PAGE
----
Another prayer we are very used to is the prayer of intercession. There are two ways we pray in this case. The first is the one we are quite used to. This is where we pray on behalf of others or for others. We lift up to God the needs of our family, friends, or neighbours. Often we ask others to pray for us when we are sick or in trouble. When those whom we asked pray to God on our behalf, they are the intercessors for us. We do an intercessory prayer as part of our pastoral care during worship services. We pray for the hungry, sick, in trouble, and so on. The second form of intercessory prayer is that we appeal to Jesus or the Holy Spirit to intervene on our behalf. In the Roman Catholic Church, this appeal can be made to various saints. In that case, there are patron saints for different situations. In this intercessory prayer, our desire is that Jesus or the Holy Spirit will pray our prayers to God. The difference between the petition and intercession is that in petition we ask directly. In intercessory prayer, prayer is given on behalf of the one who is in need.
A similar prayer to these two is the prayer of supplication. This prayer is part of the prayer of petition. If we can call it a distinguishing feature for prayer of supplication in comparison to the prayer of petition, it is that the supplicatory prayer is more reflective and centred in deeper faith. These petitions come from deeper struggles in our spirits and hearts. Our supplications are given in deep humility, knowing that we are truly unfit to address God. We truly come in gratitude and sometimes we do not ask God for anything in this prayer. Rather, we express our full gratitude in realisation that our God already knows all our needs, fears, and desires. Yes, it is our attitude and pose before God that defines this prayer.
One prayer that we are very familiar with is the prayer of confession. In this prayer, we bare our souls and spirits before God. We acknowledge who we truly are: sinners in God’s eyes. In this prayer we often list our wrongs we have committed. It is a prayer where we abandon ourselves to God’s grace and mercy. We take account of our words and deeds before God. This prayer is where we recognize and become aware of our limitations and God’s limitless grace.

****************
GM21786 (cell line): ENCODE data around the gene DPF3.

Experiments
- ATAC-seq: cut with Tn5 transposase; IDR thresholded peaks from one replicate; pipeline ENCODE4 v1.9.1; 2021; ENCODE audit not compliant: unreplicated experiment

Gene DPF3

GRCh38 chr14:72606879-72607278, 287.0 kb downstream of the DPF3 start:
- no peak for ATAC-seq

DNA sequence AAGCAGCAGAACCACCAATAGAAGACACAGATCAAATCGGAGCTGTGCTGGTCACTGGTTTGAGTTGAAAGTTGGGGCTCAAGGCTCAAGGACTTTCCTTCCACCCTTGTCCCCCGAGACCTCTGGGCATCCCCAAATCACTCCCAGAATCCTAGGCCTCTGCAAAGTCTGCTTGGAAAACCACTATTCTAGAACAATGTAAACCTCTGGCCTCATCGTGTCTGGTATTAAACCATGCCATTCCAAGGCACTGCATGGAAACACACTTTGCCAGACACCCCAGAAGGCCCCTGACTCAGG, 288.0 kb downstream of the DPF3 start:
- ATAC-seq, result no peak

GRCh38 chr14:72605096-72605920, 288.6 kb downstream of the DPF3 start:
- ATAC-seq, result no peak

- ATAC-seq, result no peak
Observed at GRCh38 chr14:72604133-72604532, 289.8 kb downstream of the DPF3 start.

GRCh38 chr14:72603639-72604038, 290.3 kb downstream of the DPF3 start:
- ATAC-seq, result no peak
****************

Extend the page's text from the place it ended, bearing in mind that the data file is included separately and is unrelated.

In our Presbyterian tradition, the prayer of confession contains the prayer of repentance/contrition. As we confess our sins, we express our sorrow and grief for having partaken in sinful actions and in sinful thoughts. The depth of sorrow and grief is only possible when we become fully aware of the truth of our immense distance from God without Christ. In this recognition of how Christ made it possible for us to be reconciled to God, we respond by not only making commitment but also truly turning back to God. This change of direction to God is our display of contrition and repentance. In this prayer we give up this world and are embraced by God’s presence in and through Christ.
Prayer of thanksgiving is our natural response of gratitude for what God has done for us in Christ. We express this overwhelming gratitude as best we can in prayer. Sometimes we use words, songs, or actions.
Prayer of illumination is offered in preparation for reading, proclaiming, and hearing God’s Word. It is our invitation to the Holy Spirit to guide our minds and hearts appropriately as we seek to discern God’s will through the Scriptures.